Science and Exploration

Phytoplankton Bloom off Iceland

By Keith Cowing
August 17, 2014
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Phytoplankton Bloom off Iceland
Phytoplankton bloom

A massive phytoplankton bloom stained the waters of the Atlantic Ocean north of Iceland with brilliant jewel tones in late summer, 2014.
The Moderate Resolution Imaging Spectroradiometer (MODIS) aboard NASA’s Aqua satellite captured this true-color image on August 2. Huge colonies of the floating, plant-like organisms create swirls of green, teal and turquoise and cover over 80% of the visible ocean off the northeast coast of Iceland. Marine phytoplankton require just the right amount of sunlight, dissolved nutrients and water temperatures which are not too hot, nor too cold to spark explosive reproduction and result in blooms which can cover hundreds of square kilometers.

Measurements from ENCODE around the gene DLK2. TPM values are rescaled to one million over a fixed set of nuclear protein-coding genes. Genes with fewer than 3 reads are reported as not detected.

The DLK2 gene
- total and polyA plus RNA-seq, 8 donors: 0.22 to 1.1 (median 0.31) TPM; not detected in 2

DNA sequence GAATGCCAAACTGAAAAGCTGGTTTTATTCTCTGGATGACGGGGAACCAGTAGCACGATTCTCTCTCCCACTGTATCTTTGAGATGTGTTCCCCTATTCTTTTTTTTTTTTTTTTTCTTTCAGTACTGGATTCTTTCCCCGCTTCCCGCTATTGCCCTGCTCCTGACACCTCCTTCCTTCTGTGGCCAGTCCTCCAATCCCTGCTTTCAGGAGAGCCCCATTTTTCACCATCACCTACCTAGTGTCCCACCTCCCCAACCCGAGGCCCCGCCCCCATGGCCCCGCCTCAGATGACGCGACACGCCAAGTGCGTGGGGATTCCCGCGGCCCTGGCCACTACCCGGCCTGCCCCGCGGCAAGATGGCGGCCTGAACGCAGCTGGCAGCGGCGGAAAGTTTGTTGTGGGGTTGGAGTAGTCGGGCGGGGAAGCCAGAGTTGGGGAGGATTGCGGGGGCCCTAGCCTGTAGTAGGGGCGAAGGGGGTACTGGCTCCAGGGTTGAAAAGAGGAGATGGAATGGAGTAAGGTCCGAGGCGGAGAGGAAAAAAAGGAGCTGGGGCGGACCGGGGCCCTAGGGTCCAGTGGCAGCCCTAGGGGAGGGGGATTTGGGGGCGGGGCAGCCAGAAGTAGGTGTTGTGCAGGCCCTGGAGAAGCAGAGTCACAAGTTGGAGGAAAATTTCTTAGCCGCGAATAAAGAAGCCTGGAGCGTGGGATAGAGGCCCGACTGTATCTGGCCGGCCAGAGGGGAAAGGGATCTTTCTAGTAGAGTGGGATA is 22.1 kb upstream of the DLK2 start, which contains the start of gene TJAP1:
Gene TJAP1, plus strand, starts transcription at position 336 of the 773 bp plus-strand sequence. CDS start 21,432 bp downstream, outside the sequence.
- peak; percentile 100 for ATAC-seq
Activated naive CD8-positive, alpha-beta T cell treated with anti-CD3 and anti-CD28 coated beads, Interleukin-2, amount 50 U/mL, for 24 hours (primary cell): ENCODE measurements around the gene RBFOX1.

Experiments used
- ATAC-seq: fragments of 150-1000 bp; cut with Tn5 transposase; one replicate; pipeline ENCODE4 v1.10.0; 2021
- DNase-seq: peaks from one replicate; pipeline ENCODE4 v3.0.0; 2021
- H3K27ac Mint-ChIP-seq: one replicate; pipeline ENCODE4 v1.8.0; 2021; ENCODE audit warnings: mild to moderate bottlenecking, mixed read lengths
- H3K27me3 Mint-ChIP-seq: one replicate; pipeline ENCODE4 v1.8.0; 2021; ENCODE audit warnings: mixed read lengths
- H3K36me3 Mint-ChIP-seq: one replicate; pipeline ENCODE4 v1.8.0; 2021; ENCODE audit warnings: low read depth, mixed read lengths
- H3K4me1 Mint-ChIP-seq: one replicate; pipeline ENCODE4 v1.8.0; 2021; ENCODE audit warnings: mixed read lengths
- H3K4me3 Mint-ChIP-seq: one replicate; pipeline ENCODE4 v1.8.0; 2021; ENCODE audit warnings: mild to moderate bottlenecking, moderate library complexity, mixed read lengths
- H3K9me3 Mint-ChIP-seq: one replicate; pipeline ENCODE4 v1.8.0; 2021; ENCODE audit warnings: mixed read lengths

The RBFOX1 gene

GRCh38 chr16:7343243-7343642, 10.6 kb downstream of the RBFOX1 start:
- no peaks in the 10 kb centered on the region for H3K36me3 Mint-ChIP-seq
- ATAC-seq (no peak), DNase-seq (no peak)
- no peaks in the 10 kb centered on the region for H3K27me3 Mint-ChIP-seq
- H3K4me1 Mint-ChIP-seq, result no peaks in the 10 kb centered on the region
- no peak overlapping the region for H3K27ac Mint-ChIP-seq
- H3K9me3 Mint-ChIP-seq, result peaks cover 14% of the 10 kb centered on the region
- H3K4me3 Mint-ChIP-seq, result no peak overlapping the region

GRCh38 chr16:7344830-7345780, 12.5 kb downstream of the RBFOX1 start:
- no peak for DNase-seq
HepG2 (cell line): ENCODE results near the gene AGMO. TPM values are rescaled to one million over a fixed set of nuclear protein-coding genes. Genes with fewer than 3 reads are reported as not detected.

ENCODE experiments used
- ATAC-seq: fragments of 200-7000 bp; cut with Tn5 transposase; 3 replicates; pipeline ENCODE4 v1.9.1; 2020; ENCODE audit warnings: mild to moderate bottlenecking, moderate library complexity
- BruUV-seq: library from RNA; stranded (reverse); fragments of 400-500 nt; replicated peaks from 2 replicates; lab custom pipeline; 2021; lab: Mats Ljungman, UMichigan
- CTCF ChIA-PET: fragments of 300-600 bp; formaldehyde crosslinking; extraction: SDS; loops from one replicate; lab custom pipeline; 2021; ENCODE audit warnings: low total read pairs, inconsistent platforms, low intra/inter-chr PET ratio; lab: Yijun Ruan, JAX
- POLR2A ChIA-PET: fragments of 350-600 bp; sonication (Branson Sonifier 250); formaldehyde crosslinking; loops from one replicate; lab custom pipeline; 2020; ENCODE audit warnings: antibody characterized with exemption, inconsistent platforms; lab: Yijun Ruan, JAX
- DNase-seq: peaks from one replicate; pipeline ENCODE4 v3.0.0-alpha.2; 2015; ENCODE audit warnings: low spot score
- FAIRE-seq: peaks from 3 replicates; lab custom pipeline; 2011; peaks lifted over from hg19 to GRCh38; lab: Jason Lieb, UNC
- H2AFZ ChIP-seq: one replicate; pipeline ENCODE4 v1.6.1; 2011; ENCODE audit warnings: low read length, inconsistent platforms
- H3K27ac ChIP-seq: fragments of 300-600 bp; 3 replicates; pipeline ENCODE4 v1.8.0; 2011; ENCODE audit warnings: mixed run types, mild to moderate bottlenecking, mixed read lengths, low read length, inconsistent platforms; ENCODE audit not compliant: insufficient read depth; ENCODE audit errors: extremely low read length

Phytoplankton form the base of the marine food chain, and are a rich food source for zooplankton, fish and other marine species. Some species, however, can deplete the water of oxygen and may become toxic to marine life. Credit: NASA/GSFC/Jeff Schmaltz/MODIS Land Rapid Response Team

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